Tech-for-good business builder Zinc has started work with a new group of 50 entrepreneurs on its next impact mission – to unlock new opportunities for people in places hard-hit by globalisation and automation.
Zinc – set up last year by tech investor Saul Klein, ex-Number 10 policy unit chief Paul Kirby and Israeli engineer Ella Goldner – has brought together tech and business founder talent for a second time in an effort to build tech businesses that help people in some of the most economically deprived corners of the world.
A first nine-month mission ran last year, focusing on the challenges of women’s mental health. By the time that mission came to an end, 16 new companies had been formed, which in turn attracted investments from London’s top early-stage VCs and angels.
The new mission follows Zinc’s successful seed fundraise, which drew in £3m in investment from Klein’s own LocalGlobe firm, as well as Skype founder Niklas Zennstrom’s Atomico, the London School of Economics & Political Science (LSE), and angel investors. Zinc is committing £1m of that £3m raise to support the 50 entrepreneurs.
The entrepreneurs, selected from hundreds of applications, arrive from 20 countries across the world. They bring experience across the fields of education, health, transport, architecture, software engineering, tourism, telecommunication, housing, fashion and media. Almost half of the founders are women.
The 50 will spend the next nine months designing solutions for the 150m+ people living in places hard-hit by globalisation and automation. They came together for their first day in London this week, before spending three days visiting and meeting local people and organisations in Stoke-on-Trent, Rochdale and central Manchester.
“Too many places across Europe and the US feel left behind by the economic and social changes of the last 30 years,” says Zinc. ‘Their voice has been heard loud and clear in recent elections, with demands for government action to address decades of frustration.”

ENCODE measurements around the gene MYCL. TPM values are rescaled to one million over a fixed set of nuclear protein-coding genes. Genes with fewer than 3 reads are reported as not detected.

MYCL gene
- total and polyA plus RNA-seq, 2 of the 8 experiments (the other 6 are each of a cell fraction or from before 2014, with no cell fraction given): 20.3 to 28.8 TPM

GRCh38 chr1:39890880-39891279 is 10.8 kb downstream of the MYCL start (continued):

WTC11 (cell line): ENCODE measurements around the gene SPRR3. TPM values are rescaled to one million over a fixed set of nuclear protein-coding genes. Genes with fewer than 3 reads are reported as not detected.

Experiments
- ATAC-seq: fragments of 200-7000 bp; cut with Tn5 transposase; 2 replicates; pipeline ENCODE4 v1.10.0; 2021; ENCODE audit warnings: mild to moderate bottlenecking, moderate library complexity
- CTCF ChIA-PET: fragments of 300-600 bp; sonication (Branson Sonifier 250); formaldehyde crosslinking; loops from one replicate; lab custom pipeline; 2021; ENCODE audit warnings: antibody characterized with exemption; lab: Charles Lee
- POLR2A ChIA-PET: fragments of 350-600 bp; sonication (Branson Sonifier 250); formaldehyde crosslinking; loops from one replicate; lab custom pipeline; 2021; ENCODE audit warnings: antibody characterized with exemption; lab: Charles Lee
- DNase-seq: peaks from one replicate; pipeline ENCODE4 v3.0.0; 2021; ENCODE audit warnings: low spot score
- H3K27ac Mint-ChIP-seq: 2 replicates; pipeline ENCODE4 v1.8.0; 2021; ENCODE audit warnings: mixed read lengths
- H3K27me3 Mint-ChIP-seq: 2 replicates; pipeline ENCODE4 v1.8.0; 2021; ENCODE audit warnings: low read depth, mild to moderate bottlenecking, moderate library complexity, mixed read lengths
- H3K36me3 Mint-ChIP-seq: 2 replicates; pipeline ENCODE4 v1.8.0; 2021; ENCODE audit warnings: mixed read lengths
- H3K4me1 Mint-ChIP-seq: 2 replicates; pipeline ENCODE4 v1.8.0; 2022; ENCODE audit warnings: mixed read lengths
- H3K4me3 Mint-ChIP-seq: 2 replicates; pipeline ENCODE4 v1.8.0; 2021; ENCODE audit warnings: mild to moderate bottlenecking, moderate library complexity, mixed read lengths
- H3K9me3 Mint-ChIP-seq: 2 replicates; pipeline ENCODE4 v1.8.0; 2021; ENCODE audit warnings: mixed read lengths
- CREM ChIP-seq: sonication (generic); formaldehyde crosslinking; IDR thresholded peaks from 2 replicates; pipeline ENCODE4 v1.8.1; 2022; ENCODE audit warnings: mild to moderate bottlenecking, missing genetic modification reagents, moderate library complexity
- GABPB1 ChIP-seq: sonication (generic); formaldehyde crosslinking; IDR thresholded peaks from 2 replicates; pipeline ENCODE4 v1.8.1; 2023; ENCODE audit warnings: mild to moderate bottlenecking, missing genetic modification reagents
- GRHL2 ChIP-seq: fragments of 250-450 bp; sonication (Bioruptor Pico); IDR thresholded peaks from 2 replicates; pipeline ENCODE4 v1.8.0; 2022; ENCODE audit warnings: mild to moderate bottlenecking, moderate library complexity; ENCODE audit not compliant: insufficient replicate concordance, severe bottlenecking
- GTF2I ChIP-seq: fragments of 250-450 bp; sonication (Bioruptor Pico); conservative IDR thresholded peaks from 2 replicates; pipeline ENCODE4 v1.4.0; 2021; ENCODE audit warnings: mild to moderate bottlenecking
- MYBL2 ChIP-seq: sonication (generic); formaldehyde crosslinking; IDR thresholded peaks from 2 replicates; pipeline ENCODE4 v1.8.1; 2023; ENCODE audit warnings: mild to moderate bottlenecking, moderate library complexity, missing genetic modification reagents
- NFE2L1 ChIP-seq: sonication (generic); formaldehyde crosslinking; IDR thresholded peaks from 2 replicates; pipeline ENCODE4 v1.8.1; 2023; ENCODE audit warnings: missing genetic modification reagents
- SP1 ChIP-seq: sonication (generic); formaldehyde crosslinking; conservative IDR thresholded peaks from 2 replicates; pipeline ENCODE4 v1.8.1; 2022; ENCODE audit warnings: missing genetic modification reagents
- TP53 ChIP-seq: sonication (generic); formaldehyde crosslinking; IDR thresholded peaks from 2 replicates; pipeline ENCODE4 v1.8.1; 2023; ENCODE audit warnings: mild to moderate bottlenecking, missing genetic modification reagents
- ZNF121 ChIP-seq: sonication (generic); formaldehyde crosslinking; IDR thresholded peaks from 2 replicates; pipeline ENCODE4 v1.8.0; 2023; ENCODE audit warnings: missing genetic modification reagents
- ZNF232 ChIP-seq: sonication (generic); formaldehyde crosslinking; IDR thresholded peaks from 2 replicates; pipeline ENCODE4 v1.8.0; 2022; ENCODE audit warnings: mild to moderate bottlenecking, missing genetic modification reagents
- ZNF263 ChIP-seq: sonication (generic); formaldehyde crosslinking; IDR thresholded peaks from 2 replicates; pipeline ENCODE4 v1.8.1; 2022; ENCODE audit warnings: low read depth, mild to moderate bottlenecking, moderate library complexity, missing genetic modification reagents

On automation, the organisation points to new research from the World Economic Forum (WEF) predicting that robots will create more jobs than they displace – with no suggestion that there will be like-for-like replacements.
Similar to the 19th century industrial revolution, certain jobs and geographies face more risk than others, “a disparity that must be addressed to avoid increasing social inequality,” says Zinc.
“Too often these big social problems are left to governments to sort out,” Zinc co-founder Paul Kirby (pictured) said this week. “And even with the best will in the world, that’s not possible. We also need to inspire our most creative entrepreneurs to tackle big social problems. We want to build new imaginative solutions that help people in left-behind places to transform their own life chances.”
The founders will have access to local experts to help them design the right solutions from scratch, using an evidence-based approach.
As with the first mission, Zinc has been able to draw on support from its extensive network to attract over 100 experts to back the entrepreneurs. The list of backers includes leading academics, creatives, entrepreneurs, medics, educators, investors, corporates and local authorities.
Zinc is urging people to sign up any time to help with its missions, via www.zinc.vc/join.